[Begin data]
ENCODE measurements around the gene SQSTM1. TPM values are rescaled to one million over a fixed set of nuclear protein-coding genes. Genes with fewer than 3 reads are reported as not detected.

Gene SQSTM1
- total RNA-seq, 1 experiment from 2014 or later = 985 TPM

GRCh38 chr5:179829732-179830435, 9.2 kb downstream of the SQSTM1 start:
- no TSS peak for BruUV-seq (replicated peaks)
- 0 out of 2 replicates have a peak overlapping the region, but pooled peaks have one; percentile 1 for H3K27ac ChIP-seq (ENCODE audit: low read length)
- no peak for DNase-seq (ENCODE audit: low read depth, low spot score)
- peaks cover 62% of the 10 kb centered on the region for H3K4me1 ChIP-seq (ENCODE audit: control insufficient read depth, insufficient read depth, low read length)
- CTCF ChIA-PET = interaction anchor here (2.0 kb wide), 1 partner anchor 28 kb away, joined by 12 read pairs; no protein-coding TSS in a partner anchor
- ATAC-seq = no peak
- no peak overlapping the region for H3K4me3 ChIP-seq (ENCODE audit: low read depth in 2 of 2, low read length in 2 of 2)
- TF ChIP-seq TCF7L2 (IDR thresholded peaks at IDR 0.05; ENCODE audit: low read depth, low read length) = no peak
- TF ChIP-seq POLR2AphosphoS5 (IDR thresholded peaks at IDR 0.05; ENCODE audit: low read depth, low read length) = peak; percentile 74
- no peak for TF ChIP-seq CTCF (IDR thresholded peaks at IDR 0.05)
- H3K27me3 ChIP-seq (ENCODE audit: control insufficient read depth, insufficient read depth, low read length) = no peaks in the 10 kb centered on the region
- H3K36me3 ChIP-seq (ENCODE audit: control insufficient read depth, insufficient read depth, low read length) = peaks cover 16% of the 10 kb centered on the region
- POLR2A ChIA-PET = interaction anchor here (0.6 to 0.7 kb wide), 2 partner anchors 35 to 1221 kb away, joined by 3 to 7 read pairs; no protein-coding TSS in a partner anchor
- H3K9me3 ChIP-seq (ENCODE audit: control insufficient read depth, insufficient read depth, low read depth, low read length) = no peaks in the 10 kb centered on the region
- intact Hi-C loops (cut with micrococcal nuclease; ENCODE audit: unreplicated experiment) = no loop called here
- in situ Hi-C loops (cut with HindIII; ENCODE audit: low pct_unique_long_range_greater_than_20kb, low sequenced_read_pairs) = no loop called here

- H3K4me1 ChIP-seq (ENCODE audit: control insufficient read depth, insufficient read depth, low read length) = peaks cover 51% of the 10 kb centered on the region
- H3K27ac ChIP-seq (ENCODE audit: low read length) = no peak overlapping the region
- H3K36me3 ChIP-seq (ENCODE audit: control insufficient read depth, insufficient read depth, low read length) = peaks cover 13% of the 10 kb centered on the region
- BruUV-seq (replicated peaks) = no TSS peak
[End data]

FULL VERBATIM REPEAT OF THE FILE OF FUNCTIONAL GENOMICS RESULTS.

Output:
ENCODE measurements around the gene SQSTM1. TPM values are rescaled to one million over a fixed set of nuclear protein-coding genes. Genes with fewer than 3 reads are reported as not detected.

Gene SQSTM1
- total RNA-seq, 1 experiment from 2014 or later = 985 TPM

GRCh38 chr5:179829732-179830435, 9.2 kb downstream of the SQSTM1 start:
- no TSS peak for BruUV-seq (replicated peaks)
- 0 out of 2 replicates have a peak overlapping the region, but pooled peaks have one; percentile 1 for H3K27ac ChIP-seq (ENCODE audit: low read length)
- no peak for DNase-seq (ENCODE audit: low read depth, low spot score)
- peaks cover 62% of the 10 kb centered on the region for H3K4me1 ChIP-seq (ENCODE audit: control insufficient read depth, insufficient read depth, low read length)
- CTCF ChIA-PET = interaction anchor here (2.0 kb wide), 1 partner anchor 28 kb away, joined by 12 read pairs; no protein-coding TSS in a partner anchor
- ATAC-seq = no peak
- no peak overlapping the region for H3K4me3 ChIP-seq (ENCODE audit: low read depth in 2 of 2, low read length in 2 of 2)
- TF ChIP-seq TCF7L2 (IDR thresholded peaks at IDR 0.05; ENCODE audit: low read depth, low read length) = no peak
- TF ChIP-seq POLR2AphosphoS5 (IDR thresholded peaks at IDR 0.05; ENCODE audit: low read depth, low read length) = peak; percentile 74
- no peak for TF ChIP-seq CTCF (IDR thresholded peaks at IDR 0.05)
- H3K27me3 ChIP-seq (ENCODE audit: control insufficient read depth, insufficient read depth, low read length) = no peaks in the 10 kb centered on the region
- H3K36me3 ChIP-seq (ENCODE audit: control insufficient read depth, insufficient read depth, low read length) = peaks cover 16% of the 10 kb centered on the region
- POLR2A ChIA-PET = interaction anchor here (0.6 to 0.7 kb wide), 2 partner anchors 35 to 1221 kb away, joined by 3 to 7 read pairs; no protein-coding TSS in a partner anchor
- H3K9me3 ChIP-seq (ENCODE audit: control insufficient read depth, insufficient read depth, low read depth, low read length) = no peaks in the 10 kb centered on the region
- intact Hi-C loops (cut with micrococcal nuclease; ENCODE audit: unreplicated experiment) = no loop called here
- in situ Hi-C loops (cut with HindIII; ENCODE audit: low pct_unique_long_range_greater_than_20kb, low sequenced_read_pairs) = no loop called here

- H3K4me1 ChIP-seq (ENCODE audit: control insufficient read depth, insufficient read depth, low read length) = peaks cover 51% of the 10 kb centered on the region
- H3K27ac ChIP-seq (ENCODE audit: low read length) = no peak overlapping the region
- H3K36me3 ChIP-seq (ENCODE audit: control insufficient read depth, insufficient read depth, low read length) = peaks cover 13% of the 10 kb centered on the region
- BruUV-seq (replicated peaks) = no TSS peak